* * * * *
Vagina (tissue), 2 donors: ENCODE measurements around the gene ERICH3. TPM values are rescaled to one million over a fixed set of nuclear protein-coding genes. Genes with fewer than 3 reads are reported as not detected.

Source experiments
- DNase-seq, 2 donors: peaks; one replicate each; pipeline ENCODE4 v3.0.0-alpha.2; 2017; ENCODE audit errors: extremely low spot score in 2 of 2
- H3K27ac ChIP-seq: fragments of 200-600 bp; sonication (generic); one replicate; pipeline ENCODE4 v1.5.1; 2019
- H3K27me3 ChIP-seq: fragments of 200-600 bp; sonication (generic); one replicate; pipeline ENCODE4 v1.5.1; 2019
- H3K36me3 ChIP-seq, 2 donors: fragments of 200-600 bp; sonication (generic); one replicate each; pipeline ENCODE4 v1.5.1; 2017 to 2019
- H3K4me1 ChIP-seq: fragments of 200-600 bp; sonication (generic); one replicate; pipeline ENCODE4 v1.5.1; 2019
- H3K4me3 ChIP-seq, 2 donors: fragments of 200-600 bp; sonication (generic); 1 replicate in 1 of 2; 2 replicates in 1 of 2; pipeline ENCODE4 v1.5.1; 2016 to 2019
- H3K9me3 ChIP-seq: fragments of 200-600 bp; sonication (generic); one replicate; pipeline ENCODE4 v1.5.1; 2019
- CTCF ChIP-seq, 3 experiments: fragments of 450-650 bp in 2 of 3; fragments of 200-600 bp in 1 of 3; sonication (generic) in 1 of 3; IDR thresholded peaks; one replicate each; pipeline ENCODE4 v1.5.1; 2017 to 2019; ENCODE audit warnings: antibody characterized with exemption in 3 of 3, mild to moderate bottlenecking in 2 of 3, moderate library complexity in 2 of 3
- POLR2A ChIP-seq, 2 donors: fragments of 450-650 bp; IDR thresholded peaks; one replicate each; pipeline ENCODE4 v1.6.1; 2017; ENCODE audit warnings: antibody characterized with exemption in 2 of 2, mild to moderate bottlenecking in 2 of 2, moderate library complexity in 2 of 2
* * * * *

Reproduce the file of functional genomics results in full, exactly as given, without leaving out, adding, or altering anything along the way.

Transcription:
Vagina (tissue), 2 donors: ENCODE measurements around the gene ERICH3. TPM values are rescaled to one million over a fixed set of nuclear protein-coding genes. Genes with fewer than 3 reads are reported as not detected.

Source experiments
- DNase-seq, 2 donors: peaks; one replicate each; pipeline ENCODE4 v3.0.0-alpha.2; 2017; ENCODE audit errors: extremely low spot score in 2 of 2
- H3K27ac ChIP-seq: fragments of 200-600 bp; sonication (generic); one replicate; pipeline ENCODE4 v1.5.1; 2019
- H3K27me3 ChIP-seq: fragments of 200-600 bp; sonication (generic); one replicate; pipeline ENCODE4 v1.5.1; 2019
- H3K36me3 ChIP-seq, 2 donors: fragments of 200-600 bp; sonication (generic); one replicate each; pipeline ENCODE4 v1.5.1; 2017 to 2019
- H3K4me1 ChIP-seq: fragments of 200-600 bp; sonication (generic); one replicate; pipeline ENCODE4 v1.5.1; 2019
- H3K4me3 ChIP-seq, 2 donors: fragments of 200-600 bp; sonication (generic); 1 replicate in 1 of 2; 2 replicates in 1 of 2; pipeline ENCODE4 v1.5.1; 2016 to 2019
- H3K9me3 ChIP-seq: fragments of 200-600 bp; sonication (generic); one replicate; pipeline ENCODE4 v1.5.1; 2019
- CTCF ChIP-seq, 3 experiments: fragments of 450-650 bp in 2 of 3; fragments of 200-600 bp in 1 of 3; sonication (generic) in 1 of 3; IDR thresholded peaks; one replicate each; pipeline ENCODE4 v1.5.1; 2017 to 2019; ENCODE audit warnings: antibody characterized with exemption in 3 of 3, mild to moderate bottlenecking in 2 of 3, moderate library complexity in 2 of 3
- POLR2A ChIP-seq, 2 donors: fragments of 450-650 bp; IDR thresholded peaks; one replicate each; pipeline ENCODE4 v1.6.1; 2017; ENCODE audit warnings: antibody characterized with exemption in 2 of 2, mild to moderate bottlenecking in 2 of 2, moderate library complexity in 2 of 2